Willie comes back to haunt the Highlands (and Britain's secret state)
IT could make a strong episode of 'New Tricks', and it featured in the background of one of Ian Rankin's 'Rebus' novels. Last year the case was the subject of a play by Mark MacNicol, 3,000 Trees. But the death of Scots lawyer Willie McRae, on April 6, 1985, was real, and so far as many people are concerned, remains a mystery to be investigated.
At a time when some newspapers and political opponents seem intent on character assassination of Scottish National Party leaders, campaigners are suggesting that McRae, a prominent SNP activist, might literally have been assassinated.
The lawyer had left Glasgow the evening before, to drive to his holiday home in Dornie, a former fishing village on the coast of Wester Ross, in the Highlands. He was found badly injured in his crashed car next morning. The car was straddling a burn on the moor a short distance from the A887 and A87 road junction, near Glenmoriston.
He was taken to hospital, where medical staff found a gunshot wound behind his right ear. Police later recovered a weapon near where the car had been found, and McRae's death was officially ruled to have been suicide.
But thirty years later, an online petition has been launched, urging Scotland's Lord Advocate Frank Mulholland to call a Fatal Accident Inquiry into Willie McRae's death. Roughly equivalent to an Inquest in England, Fatal Accident Inquiries are normally held only if the fatality occurred at work, or if there are suspicious circumstances.
Unlike a coroner's inquest, a Fatal Accident Inquiry is not held with a jury.
Many people suspect that Willie Mcrae was not only murdered, but murdered with the involvement of state security services.
"There are many who claim William was killed by 'them' - the same 'them' that killed Hilda Murrell", Michael Strathan, friend of William McRae, quoted in the News on Sunday, 5th November 1987.
Hilda Murrell, whose body was found outside her home town of Shrewsbury, had been the target of surveillance by both private and state agencies, because of her opposition to nuclear power but also because it was thought her nephew, serving in the Royal Navy, might have asked her to hide material about the sinking of the Admiral Belgrano during the Falklands war.
Willie McRae was an unusual character, a wartime naval officer and aide de camp to Moutbatten, he helped draft israel's maritime law and became professor emeritus at the University of Haifa. Yet beside his open political campaigning with the SNP. serving for a time as vice chairman of the Party, there are stories of his having links to clandestine nationalist groups preparing armed struggle. McRae's old partner insists the only contacts the lawyer had with such people was in his professional capacity.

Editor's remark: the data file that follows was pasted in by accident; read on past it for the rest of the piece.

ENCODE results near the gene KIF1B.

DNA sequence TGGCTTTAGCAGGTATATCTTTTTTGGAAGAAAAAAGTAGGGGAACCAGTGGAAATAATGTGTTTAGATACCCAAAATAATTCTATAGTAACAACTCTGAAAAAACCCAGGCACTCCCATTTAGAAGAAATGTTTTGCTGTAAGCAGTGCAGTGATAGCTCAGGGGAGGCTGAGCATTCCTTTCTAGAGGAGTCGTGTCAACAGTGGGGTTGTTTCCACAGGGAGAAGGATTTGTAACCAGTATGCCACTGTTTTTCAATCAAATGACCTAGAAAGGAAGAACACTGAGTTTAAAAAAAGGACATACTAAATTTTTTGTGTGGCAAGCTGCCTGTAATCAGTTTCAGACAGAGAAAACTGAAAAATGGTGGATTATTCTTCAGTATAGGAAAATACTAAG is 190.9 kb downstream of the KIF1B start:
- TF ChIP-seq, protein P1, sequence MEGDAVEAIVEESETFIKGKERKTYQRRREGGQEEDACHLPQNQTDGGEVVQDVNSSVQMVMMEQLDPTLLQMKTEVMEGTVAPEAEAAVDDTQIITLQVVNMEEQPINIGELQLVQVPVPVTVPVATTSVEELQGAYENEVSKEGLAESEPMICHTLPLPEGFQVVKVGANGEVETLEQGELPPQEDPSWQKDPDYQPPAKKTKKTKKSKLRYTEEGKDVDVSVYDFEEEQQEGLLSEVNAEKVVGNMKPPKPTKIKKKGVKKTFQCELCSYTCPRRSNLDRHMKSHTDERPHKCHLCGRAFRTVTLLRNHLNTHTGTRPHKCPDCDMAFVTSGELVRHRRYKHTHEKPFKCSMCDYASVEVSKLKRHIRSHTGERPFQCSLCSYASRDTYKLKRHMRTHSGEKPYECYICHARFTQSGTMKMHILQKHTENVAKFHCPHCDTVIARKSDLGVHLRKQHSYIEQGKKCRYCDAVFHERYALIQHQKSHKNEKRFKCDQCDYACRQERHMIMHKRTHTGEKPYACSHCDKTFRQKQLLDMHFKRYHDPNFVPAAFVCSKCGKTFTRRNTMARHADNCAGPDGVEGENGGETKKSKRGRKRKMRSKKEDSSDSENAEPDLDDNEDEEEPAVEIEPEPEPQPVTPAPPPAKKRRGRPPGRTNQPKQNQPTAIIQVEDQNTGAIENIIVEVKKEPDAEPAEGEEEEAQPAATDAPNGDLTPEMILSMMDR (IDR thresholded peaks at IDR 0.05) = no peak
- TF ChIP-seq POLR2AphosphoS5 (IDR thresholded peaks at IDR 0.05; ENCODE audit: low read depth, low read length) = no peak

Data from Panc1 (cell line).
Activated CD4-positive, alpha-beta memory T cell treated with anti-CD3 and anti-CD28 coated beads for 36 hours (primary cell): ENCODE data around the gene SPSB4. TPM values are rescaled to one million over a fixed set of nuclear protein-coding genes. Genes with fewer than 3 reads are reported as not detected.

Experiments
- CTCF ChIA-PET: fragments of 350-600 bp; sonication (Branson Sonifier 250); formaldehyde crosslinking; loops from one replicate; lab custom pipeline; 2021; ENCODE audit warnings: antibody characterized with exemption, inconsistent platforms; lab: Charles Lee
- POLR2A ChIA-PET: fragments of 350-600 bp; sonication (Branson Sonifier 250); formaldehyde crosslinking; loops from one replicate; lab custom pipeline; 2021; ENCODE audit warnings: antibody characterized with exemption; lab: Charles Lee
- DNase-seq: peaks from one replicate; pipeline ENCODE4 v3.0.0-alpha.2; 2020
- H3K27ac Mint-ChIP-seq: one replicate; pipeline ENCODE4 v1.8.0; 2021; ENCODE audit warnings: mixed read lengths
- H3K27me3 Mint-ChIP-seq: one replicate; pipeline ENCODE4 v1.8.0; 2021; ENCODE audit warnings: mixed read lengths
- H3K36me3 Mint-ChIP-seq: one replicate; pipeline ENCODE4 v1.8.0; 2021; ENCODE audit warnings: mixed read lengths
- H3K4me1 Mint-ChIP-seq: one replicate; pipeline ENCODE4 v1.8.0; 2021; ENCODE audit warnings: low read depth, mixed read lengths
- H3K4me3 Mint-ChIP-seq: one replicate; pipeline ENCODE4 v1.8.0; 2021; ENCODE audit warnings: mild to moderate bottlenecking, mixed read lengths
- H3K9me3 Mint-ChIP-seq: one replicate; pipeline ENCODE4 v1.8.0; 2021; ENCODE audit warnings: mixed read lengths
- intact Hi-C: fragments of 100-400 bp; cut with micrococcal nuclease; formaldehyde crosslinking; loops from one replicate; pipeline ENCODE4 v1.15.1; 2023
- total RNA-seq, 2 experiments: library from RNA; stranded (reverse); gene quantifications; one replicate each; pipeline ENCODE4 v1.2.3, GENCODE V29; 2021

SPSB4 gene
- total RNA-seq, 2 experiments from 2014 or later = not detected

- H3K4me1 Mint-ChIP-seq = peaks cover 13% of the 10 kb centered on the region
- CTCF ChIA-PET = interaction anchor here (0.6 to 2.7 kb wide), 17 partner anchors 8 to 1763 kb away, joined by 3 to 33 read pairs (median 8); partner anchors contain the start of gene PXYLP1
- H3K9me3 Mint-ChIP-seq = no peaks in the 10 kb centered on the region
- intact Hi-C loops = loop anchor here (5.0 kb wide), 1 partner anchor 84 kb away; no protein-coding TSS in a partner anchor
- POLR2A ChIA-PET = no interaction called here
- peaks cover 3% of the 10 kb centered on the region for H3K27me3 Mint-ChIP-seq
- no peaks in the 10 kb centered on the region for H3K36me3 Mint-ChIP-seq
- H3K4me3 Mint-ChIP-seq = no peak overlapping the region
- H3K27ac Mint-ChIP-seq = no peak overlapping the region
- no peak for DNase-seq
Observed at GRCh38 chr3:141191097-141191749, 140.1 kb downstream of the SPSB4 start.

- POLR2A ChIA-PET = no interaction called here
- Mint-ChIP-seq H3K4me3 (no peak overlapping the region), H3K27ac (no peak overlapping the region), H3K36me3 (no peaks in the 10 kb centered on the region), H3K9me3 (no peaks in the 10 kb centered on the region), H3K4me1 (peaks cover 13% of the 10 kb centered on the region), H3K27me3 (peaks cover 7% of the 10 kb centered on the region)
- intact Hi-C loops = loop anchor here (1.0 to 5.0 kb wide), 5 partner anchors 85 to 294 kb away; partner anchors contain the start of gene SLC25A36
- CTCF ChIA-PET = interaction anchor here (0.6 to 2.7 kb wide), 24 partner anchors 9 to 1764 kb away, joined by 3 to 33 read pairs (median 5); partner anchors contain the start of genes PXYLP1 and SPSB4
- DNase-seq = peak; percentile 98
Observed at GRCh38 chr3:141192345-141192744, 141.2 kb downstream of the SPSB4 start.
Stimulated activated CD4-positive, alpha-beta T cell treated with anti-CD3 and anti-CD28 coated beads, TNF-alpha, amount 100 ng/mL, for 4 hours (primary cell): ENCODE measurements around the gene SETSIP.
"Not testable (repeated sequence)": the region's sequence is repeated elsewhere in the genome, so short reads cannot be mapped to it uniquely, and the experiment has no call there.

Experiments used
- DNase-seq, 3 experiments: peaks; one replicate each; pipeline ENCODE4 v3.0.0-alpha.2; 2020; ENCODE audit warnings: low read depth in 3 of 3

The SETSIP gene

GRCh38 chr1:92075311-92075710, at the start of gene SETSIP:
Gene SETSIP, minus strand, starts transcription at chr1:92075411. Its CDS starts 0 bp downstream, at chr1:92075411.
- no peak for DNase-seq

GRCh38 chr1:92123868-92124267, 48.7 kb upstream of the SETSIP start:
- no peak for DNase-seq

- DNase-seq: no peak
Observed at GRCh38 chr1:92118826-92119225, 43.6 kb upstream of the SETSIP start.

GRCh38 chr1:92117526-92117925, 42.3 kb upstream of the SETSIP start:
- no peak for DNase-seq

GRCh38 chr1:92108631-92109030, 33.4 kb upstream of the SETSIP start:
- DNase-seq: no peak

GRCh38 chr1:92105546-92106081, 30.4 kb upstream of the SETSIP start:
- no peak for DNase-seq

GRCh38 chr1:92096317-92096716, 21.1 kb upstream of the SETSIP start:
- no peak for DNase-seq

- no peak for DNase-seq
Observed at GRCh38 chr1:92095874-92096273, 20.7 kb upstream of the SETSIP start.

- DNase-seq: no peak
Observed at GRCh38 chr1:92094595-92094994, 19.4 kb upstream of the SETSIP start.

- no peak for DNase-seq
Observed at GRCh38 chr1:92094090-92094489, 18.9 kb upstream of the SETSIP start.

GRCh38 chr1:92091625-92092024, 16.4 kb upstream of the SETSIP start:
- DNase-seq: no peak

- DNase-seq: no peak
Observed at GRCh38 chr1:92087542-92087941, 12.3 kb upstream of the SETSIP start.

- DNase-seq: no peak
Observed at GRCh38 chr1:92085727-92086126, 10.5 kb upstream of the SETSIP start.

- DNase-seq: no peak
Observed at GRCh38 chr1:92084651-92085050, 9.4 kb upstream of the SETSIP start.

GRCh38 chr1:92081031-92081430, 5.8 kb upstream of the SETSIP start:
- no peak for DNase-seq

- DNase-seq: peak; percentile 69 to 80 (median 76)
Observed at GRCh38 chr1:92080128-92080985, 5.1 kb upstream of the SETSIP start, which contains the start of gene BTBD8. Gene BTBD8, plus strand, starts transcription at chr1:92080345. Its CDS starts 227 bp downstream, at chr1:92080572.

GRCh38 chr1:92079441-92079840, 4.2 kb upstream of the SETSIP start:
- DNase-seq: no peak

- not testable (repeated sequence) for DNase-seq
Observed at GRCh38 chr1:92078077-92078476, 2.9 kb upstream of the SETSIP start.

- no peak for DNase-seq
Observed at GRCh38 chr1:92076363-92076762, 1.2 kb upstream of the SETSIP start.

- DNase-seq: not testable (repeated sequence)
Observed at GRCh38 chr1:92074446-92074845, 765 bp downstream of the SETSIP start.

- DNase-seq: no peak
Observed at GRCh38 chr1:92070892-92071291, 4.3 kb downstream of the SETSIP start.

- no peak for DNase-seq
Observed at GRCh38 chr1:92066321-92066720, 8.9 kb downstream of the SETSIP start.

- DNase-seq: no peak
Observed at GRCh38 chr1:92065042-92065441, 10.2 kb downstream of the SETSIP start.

Supplying fashionable topicality, the Scottish Sunday Express ran a story in December claiming McRae had gathered information about a paedophile ring among the judiciary.
What is known is that like Hilda Murrell, McRae upset the nuclear industry, in his case organising a campaign to stop them dumping radio-active waste from Dounreay in the Galloway hills. And he was under secret state surveillance. Former police officer Donald Morrison has confirmed that he was watching McRae and says the Special Branch followed the lawyer when he left home that final evening.
Mark MacNicol, who last year produced the play 3000 Trees about the McRae case, says the aim of the petition is to show there is serious public concern about the death of McRae, sufficient to justify a Fatal Accident Inquiry (FAI).
"It is unrealistic for us to expect an FAI would actually find out who killed Willie McRae," he said: "But a satisfactory result would be that an FAI overturns the suicide verdict and replaces it with a verdict of unlawful death."
The petition, launched on campaigning website 38degrees.org.uk, states there are sufficient questions to warrant a "long overdue FAI" into McRae's death.
MacNicol said there are number of serious allegations that require thorough investigation, such as McRae being under "highly aggressive" surveillance by Special Branch, which has led to an inquiry being "avoided by multiple Lord Advocates since 1985".
The petition also outlines concerns which have been raised about other aspects of the case, such as the gun with which McRae was said to have shot himself being found a distance away from his vehicle, according to one of the first witnesses on the scene. It is also said McRae left Glasgow with briefcases which were missing from the car when he was found.
Over 6,500 signatures have been gathered for the petition so far. The campaign group will investigate other action - such as judicial review - if it is rejected by the Lord Advocate.
A Crown Office spokesman said: "Crown Counsel are satisfied with the extensive investigations into the death of William McRae and have instructed that an FAI will not be held into the circumstances of Mr McRae's death."
But whatever the authorities decide, it looks as though poor Willie Mcrae is back to haunt the Highlands - and the British secret state.